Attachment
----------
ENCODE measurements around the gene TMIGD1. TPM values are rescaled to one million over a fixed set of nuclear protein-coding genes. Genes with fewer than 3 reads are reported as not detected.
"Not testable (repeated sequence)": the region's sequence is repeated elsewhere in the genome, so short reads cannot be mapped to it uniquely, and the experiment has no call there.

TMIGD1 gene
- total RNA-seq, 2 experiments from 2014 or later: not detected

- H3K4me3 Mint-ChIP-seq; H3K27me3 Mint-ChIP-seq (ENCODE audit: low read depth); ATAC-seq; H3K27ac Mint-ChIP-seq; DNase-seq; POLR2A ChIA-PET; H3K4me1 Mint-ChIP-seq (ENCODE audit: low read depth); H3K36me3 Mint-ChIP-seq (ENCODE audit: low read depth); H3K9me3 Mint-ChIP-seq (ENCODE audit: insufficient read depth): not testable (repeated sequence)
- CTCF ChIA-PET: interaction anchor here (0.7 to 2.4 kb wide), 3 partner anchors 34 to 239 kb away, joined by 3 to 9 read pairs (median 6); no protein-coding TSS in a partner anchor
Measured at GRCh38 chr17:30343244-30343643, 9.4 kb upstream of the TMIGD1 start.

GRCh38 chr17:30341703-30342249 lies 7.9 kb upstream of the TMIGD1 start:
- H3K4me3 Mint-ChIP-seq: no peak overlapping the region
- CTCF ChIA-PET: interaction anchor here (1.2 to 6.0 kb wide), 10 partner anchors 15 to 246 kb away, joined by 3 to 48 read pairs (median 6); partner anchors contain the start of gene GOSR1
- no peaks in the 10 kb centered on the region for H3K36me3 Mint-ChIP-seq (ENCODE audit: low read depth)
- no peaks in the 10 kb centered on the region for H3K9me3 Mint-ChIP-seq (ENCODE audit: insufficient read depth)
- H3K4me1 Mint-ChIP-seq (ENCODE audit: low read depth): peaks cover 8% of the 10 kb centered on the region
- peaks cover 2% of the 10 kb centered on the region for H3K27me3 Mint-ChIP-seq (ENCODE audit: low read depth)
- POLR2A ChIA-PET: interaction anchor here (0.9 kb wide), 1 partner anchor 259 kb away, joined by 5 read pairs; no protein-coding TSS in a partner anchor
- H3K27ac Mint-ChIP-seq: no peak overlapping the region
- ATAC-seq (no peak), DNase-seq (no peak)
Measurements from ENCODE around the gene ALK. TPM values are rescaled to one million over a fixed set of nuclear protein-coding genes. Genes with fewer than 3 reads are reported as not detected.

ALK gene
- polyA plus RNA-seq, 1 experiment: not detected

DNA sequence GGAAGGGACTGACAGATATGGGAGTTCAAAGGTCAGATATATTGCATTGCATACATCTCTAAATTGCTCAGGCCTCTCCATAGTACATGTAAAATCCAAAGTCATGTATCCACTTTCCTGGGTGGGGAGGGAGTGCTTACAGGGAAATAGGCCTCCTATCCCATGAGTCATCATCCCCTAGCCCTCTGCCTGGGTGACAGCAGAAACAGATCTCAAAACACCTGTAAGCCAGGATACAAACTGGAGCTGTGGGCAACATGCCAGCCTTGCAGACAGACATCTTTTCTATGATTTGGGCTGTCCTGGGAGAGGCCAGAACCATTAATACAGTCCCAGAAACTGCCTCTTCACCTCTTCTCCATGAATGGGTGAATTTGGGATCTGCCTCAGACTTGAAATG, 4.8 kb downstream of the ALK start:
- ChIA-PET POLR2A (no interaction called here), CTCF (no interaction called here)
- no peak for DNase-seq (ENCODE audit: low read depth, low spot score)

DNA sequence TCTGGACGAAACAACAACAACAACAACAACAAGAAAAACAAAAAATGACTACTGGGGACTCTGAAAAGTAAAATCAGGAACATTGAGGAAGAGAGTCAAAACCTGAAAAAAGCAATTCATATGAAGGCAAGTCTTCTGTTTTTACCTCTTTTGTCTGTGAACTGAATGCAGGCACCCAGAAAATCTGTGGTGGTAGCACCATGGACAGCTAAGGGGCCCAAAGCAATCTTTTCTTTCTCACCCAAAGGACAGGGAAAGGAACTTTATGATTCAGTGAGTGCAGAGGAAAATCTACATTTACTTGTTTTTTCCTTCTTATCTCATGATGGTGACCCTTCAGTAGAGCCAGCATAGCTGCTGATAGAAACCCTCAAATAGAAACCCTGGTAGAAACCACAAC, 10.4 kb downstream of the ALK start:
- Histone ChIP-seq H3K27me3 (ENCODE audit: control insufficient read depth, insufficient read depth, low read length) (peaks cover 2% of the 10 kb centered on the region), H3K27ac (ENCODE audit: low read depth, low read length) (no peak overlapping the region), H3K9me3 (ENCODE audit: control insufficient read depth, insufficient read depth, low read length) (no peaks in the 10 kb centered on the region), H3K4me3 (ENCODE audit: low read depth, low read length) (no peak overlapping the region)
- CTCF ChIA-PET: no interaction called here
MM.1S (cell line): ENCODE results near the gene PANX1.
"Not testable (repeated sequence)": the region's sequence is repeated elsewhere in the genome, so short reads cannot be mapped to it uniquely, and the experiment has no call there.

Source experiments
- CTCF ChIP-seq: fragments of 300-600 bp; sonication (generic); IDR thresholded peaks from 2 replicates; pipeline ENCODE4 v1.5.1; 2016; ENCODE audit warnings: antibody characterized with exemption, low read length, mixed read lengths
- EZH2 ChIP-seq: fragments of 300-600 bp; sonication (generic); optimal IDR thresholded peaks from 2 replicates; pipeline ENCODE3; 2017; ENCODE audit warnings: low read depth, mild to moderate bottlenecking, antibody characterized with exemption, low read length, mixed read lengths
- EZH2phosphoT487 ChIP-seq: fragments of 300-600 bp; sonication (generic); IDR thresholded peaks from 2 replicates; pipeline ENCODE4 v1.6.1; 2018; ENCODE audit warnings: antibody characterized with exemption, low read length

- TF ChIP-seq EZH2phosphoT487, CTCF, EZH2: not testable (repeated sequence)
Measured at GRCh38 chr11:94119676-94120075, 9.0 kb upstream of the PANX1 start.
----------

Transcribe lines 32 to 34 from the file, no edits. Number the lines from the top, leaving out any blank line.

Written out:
- EZH2phosphoT487 ChIP-seq: fragments of 300-600 bp; sonication (generic); IDR thresholded peaks from 2 replicates; pipeline ENCODE4 v1.6.1; 2018; ENCODE audit warnings: antibody characterized with exemption, low read length

- TF ChIP-seq EZH2phosphoT487, CTCF, EZH2: not testable (repeated sequence)
Measured at GRCh38 chr11:94119676-94120075, 9.0 kb upstream of the PANX1 start.